The common mentality is that women’s primary duties are raising children and serving their husbands. In other words, they are mainly in charge of family’s logistics; providing support services so that the family can survive. While you can find similar dichotomous mentality in other societies, it is more intense in Muslim countries which can be traced partially back to the textual Islamic documents.

Based on commonly-relied upon interpretations of Koran – see for example: Soureh 4 (AnNessa,) Verses: 14, 19, 24, 34, and 176, Soureh 2 (AlBaghareh) Verses 223, and 282 - some Moslem researchers espouse the idea that women are inferior to, and subordinated to, men. In addition, in some Muslim countries, women may be handicapped by being coerced into compliance with excessive dress codes, hijab, further limiting their mobility and ability to be socially or economically active.

According to the 2007 World Development Indicators published by World Bank, The labor force participation rate for women in the Middle East and North Africa, mostly Muslim countries, is about 31%, compared to world average of 60%. Surprisingly, the same rate for the adult male is larger than the world average implying that working is traditionally the duty of men who are regarded as the bread-winner and in charge of the household’s finance. The low LFPR for women is also the reflection of the low divorce rate in Moslem countries and the resulting low number of families headed by a single female parent.

Some of the prominent Moslem countries have a really low LFPR for women; Saudi Arabia has the lowest, 15%, Iraq 16%, Egypt 21%, Turkey 27%, and Morocco 29%. The female LFPR is reported as 40% for Iran which is one of the highest among Muslim countries in my sample. Understandably, the low LFPR in oil-rich countries is believed to be inversely associated with the amount of oil revenue earned by these countries, the larger is the oil revenue, the lower is this rate. To reiterate, the low LFPR is also the reflection of the traditional and cultural values pertaining to the place of women in Muslim societies that are mostly based on religious beliefs. Such values have, indeed, serious economic outcomes for these countries.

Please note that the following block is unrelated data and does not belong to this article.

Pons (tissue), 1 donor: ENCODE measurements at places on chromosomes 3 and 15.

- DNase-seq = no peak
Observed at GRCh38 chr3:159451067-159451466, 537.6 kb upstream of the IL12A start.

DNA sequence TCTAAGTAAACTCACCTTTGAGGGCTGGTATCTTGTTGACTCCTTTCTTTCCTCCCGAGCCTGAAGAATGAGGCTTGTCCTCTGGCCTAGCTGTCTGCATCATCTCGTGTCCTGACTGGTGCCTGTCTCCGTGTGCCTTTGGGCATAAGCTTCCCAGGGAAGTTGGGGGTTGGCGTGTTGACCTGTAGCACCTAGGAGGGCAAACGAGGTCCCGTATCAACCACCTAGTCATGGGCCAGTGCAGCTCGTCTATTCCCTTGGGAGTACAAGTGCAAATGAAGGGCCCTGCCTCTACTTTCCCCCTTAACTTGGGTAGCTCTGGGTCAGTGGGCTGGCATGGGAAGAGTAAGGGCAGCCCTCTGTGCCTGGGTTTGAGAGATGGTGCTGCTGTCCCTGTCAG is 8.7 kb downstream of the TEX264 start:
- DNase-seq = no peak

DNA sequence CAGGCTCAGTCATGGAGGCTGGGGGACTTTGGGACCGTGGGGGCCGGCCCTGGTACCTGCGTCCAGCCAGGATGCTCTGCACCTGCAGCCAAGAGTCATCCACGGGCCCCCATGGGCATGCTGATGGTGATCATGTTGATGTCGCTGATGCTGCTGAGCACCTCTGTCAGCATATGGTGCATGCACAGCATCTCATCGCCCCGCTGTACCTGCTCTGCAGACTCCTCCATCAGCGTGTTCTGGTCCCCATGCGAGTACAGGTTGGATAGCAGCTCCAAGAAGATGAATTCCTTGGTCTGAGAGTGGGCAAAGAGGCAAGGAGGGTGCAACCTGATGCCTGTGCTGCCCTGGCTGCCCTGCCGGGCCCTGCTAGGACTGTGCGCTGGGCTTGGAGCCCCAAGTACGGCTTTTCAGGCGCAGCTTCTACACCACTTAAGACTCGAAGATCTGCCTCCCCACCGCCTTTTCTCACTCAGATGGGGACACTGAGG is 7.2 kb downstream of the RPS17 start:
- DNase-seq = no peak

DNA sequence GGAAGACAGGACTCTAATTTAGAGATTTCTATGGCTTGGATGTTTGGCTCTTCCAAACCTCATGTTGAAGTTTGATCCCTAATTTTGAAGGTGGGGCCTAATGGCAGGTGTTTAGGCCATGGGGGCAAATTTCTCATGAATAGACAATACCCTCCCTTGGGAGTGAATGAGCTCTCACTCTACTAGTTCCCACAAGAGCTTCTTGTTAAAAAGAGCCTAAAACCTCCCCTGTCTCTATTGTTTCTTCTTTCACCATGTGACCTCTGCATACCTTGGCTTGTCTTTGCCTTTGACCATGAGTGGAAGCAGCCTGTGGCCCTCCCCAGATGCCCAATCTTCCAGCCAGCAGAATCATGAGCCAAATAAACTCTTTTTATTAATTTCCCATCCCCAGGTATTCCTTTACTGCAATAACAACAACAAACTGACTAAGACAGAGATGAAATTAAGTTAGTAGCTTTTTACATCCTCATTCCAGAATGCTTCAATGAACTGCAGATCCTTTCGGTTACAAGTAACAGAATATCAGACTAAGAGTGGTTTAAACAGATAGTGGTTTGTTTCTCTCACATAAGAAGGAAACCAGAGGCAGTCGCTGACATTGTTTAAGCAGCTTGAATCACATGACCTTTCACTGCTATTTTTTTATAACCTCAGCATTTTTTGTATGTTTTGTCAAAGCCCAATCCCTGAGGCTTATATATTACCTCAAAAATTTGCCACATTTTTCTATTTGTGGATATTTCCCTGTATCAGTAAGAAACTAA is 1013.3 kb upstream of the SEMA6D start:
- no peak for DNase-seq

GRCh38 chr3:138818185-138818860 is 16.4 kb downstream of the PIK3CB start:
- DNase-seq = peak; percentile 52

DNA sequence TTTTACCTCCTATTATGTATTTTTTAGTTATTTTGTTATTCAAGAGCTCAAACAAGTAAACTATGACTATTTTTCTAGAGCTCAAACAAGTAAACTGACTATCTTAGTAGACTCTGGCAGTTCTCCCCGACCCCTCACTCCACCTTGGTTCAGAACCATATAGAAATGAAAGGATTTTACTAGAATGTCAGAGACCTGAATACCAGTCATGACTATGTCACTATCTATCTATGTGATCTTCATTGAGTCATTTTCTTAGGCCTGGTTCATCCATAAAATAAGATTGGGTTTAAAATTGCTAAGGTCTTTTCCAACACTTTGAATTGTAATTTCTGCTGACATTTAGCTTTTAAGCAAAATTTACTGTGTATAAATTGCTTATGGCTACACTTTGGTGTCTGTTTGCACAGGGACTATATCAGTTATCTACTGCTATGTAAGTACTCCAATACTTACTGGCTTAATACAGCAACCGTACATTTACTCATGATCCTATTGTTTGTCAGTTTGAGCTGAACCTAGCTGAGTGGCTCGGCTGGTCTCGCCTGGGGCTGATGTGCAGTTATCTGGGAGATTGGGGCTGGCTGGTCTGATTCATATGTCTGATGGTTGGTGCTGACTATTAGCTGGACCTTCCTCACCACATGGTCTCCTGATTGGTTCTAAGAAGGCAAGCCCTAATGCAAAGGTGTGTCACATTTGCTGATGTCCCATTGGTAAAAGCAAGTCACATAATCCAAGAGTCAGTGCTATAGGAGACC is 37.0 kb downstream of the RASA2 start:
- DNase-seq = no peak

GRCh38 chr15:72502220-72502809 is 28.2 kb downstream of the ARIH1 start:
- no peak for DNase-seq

For instance, bigger number of children per household in traditional Muslim society can be directly linked to low LFPR. As a result, women have to stay home longer to take care of their kids living them no more time to work. The economic costs stemming from low LFPR is the considerable loss of national output. Furthermore, bigger number of children puts additional pressure on social and family food and other scarce resources aggravating the health and malnutrition problems. In some of these countries, like in Iran, this created huge monetary costs for government in forms of subsidies for basic food and other necessities as well as public utilities. There is also a higher probability that a child who is not well cared for grow up to be an ineffective member of the society.

For the past six decades, the LFPR for women has been rising steadily, from 30% in 1950 to 64% today, in the United States. Thanks to advancement in technology that has allowed women to spend a fewer number of hours working at home hence more free time to work or to do other things. Furthermore, the change in social attitudes has made it socially, and otherwise, more acceptable for women to work outside the home. The steady expansion of services industries in modern economies has also created ample job opportunities for women, the jobs in which women have innate comparative advantage.

Yielding to the Pressure by their people and by the advocacy international organizations, some Muslim countries have been forced to modify their position on some issues related to women. However, the fundamental bases for differential treatments of women are still intact.

Prohibition of interest: In market economies, interest is one of the most influential economic forces. Even a slight change in interest rates can generate broad-based impact on economic activities. Why is interest rate so critical in market economy? Monetary Incentives are the driving forces of the market economies. Individuals, especially business people, don’t make any economic decision unless there is expectation of monetary reward.